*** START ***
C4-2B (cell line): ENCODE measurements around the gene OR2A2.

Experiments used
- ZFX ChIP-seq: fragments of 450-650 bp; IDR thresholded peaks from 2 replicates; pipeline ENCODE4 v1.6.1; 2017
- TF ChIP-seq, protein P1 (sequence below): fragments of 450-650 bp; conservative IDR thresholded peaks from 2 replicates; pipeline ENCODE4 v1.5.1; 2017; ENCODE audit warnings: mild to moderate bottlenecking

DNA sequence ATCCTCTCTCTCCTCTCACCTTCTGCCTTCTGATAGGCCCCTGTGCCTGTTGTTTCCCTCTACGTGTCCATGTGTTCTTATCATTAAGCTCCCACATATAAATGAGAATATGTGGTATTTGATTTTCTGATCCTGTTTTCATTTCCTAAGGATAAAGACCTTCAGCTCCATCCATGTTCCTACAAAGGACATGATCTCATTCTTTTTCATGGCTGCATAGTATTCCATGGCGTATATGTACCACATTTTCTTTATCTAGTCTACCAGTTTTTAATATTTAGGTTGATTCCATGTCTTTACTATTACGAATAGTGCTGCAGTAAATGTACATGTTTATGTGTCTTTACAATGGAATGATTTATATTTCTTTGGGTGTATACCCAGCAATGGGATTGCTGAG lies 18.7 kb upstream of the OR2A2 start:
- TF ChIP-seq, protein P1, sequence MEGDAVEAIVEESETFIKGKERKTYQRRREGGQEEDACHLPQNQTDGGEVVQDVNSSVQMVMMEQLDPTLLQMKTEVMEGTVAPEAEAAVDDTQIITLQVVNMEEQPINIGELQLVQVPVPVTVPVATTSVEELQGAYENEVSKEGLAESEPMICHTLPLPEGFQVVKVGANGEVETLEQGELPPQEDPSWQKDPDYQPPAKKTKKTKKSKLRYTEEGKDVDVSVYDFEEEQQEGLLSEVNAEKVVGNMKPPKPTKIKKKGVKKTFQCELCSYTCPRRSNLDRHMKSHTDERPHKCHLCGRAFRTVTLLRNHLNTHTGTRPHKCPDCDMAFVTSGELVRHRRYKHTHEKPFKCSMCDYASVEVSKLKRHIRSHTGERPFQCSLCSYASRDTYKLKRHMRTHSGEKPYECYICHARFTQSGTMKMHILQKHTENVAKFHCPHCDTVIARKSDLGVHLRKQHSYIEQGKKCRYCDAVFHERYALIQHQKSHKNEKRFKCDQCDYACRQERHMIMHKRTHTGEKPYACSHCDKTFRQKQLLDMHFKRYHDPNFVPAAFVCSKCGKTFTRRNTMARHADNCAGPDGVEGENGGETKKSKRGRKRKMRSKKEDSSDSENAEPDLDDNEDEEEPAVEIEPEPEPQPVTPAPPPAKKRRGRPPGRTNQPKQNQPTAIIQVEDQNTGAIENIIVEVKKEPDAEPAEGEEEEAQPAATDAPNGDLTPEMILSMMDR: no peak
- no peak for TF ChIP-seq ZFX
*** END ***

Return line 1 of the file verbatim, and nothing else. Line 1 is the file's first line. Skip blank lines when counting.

C4-2B (cell line): ENCODE measurements around the gene OR2A2.